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ACA: FCC Should Avoid Burdensome Broadband Speed Guide

In response to the Federal Communications Commission's desire to educate consumers about broadband speeds and other performance metrics, the American Cable Association continued to persuade the FCC to take responsibility for creating the broadband speed guide itself with input from industry and of not overburden broadband providers that will be required to disseminate this information to consumers.

"Having the FCC develop a simple and standardized  broadband speed and performance guide that broadband providers can make available on their websites will minimize the potential administrative burdens and costs of compliance on smaller broadband Internet service providers," ACA President and CEO Matthew M. Polka said.

ACA restated its position with the FCC in reply comments filed June 16 in connection with the agency's proposals to educate consumers on their broadband needs.

Rather than imposing the burden on broadband providers, ACA is recommending that the FCC develop a "need for speed" consumer guide similar to the USDA's "food plate" (formerly the "food pyramid"). That would be a simple government-developed guide that informs consumers of how best to meet their broadband Internet service needs. ACA is also advocating that the FCC can best preserve broadband Internet service provider flexibility and minimize economic burdens by limiting the obligation of providers to making a consensus "need for speed" guide available on their websites.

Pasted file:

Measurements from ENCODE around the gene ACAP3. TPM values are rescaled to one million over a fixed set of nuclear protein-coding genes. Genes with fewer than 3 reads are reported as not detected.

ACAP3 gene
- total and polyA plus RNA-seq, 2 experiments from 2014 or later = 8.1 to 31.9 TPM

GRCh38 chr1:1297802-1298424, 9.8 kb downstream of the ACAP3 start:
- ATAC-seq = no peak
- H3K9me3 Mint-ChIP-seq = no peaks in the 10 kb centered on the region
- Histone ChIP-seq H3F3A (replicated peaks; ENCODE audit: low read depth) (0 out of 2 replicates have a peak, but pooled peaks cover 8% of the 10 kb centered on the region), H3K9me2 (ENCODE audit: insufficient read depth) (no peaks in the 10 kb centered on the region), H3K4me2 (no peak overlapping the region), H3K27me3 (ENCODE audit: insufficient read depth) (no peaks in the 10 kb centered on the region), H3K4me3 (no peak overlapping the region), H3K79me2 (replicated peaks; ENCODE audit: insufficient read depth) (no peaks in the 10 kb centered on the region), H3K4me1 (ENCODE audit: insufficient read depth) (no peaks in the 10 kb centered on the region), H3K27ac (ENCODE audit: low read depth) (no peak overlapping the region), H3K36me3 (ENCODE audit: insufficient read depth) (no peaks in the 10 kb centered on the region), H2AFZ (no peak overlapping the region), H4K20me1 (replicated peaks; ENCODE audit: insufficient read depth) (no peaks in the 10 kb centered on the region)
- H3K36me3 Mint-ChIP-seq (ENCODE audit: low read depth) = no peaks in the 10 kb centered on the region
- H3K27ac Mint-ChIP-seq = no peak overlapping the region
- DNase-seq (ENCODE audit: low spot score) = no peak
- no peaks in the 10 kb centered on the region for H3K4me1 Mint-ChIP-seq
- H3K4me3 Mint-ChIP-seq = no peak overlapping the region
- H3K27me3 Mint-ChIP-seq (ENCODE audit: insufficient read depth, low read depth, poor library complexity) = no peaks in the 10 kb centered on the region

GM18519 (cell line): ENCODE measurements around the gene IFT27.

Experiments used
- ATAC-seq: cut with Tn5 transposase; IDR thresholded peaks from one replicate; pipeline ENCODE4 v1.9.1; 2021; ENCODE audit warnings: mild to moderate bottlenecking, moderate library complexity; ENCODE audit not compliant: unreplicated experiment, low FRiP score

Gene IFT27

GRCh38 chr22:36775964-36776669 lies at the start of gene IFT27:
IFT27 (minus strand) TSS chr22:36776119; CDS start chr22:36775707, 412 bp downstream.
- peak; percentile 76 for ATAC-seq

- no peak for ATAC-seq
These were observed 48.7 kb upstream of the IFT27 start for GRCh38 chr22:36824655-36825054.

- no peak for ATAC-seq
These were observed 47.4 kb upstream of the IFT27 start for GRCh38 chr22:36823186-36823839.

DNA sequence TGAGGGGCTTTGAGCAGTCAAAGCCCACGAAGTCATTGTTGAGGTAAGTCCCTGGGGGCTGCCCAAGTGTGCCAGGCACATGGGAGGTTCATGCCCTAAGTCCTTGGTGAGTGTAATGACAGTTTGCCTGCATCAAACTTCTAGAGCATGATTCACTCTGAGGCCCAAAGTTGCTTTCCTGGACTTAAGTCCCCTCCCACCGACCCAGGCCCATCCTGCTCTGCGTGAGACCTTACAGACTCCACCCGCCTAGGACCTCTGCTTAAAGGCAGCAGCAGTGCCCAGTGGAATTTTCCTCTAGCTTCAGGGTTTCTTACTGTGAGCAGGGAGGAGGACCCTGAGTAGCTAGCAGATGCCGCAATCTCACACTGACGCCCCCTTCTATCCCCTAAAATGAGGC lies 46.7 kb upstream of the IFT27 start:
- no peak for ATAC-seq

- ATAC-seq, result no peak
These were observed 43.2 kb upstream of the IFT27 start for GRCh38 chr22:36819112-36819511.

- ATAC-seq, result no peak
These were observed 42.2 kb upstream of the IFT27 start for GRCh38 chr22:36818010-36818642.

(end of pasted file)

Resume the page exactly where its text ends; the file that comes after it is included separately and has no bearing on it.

ACA noted that not burdening broadband providers with creation of the speed guide largely tracks with recommendations supported by an array of stakeholders, including Time Warner Cable, CTIA - the Wireless Association, the Organization for the Promotion and Advancement of Small Telecommunications Companies (OPASTCO), the National Telecommunications Cooperative Association (NTCA), and the Western Telecommunications Alliance (WTA).

ACA does not believe the FCC should require broadband providers to develop and maintain their own individualized speed guides for consumers. Such an approach would be well beyond most broadband providers, particularly smaller ones, both in terms of manpower and costs. Instead, ACA encourages the FCC to develop -- in collaboration with industry and other stakeholders -- the speed guide because it would satisfy the FCC's goal of assisting consumers in making informed broadband purchase decisions in a efficient and cost-effective manner.

ACA stressed that in developing its speed guide, the FCC must minimize economic and administrative burdens on broadband providers, particularly smaller providers. In term of consumer notice, ACA asked the FCC not to require broadband providers to do anything more than display the broadband speed guide on their websites or provide links to an FCC-developed guide, or both.

"The record solidly supports ACA's recommendation that the FCC keep any "need for speed" guide obligations to a bare minimum. Posting the broadband speed guide on a company's website will make the information available to every Internet user and potential broadband service purchaser. This practice should suffice to achieve the FCC's goal of helping consumers understand what level of broadband service will best meet their needs while minimizing additional economic burdens on providers," Polka said.

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